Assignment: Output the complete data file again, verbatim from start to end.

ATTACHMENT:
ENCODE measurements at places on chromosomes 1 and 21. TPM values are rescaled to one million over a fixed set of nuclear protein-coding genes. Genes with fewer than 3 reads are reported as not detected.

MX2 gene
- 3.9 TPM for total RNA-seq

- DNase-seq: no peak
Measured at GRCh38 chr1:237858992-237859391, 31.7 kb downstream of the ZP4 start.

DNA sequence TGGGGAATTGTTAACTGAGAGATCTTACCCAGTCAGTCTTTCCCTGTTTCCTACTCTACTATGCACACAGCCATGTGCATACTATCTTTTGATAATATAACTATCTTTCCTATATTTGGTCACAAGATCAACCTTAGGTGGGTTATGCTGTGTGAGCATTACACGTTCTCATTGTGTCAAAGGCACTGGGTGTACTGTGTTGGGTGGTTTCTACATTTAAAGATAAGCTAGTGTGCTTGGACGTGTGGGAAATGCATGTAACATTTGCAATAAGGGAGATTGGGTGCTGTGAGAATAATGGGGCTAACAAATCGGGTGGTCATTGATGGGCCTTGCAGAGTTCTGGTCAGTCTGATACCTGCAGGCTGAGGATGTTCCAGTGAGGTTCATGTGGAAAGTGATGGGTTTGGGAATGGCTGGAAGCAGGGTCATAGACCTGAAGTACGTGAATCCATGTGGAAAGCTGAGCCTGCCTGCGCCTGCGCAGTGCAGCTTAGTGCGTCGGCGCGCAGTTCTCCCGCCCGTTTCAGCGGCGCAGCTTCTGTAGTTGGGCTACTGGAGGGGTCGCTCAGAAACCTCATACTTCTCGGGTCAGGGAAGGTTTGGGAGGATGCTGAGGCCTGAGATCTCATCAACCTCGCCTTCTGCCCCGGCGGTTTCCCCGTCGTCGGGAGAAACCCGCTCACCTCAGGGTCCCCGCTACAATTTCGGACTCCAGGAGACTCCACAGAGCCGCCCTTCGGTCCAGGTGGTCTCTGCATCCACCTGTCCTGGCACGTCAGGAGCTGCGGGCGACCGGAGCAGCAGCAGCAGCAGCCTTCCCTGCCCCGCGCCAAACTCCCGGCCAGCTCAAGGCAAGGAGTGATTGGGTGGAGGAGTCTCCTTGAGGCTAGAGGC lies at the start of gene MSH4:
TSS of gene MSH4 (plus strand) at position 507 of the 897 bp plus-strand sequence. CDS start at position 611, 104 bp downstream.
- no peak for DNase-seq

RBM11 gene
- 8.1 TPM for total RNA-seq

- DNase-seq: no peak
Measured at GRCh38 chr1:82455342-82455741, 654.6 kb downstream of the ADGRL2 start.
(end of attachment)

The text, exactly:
ENCODE measurements at places on chromosomes 1 and 21. TPM values are rescaled to one million over a fixed set of nuclear protein-coding genes. Genes with fewer than 3 reads are reported as not detected.

MX2 gene
- 3.9 TPM for total RNA-seq

- DNase-seq: no peak
Measured at GRCh38 chr1:237858992-237859391, 31.7 kb downstream of the ZP4 start.

DNA sequence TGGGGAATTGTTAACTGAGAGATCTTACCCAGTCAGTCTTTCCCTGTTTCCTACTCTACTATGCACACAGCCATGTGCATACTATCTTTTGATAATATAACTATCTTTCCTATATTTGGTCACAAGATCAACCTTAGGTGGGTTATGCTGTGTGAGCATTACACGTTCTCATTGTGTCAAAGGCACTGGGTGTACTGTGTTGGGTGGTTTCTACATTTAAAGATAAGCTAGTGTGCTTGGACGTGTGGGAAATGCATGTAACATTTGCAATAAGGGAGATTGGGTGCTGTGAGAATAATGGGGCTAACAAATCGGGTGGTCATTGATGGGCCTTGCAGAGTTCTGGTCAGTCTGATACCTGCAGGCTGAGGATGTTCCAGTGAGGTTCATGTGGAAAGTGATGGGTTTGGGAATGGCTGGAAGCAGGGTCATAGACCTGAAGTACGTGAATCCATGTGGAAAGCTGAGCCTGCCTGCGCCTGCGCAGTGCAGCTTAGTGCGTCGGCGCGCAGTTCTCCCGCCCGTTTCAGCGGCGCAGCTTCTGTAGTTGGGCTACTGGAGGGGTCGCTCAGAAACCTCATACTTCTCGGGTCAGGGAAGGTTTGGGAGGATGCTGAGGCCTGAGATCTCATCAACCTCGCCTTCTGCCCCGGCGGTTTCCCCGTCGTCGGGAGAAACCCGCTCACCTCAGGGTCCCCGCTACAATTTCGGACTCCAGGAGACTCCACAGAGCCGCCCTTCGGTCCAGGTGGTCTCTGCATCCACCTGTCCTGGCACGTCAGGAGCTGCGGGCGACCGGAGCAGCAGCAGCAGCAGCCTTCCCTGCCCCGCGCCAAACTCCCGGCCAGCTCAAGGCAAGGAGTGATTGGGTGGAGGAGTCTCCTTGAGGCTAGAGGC lies at the start of gene MSH4:
TSS of gene MSH4 (plus strand) at position 507 of the 897 bp plus-strand sequence. CDS start at position 611, 104 bp downstream.
- no peak for DNase-seq

RBM11 gene
- 8.1 TPM for total RNA-seq

- DNase-seq: no peak
Measured at GRCh38 chr1:82455342-82455741, 654.6 kb downstream of the ADGRL2 start.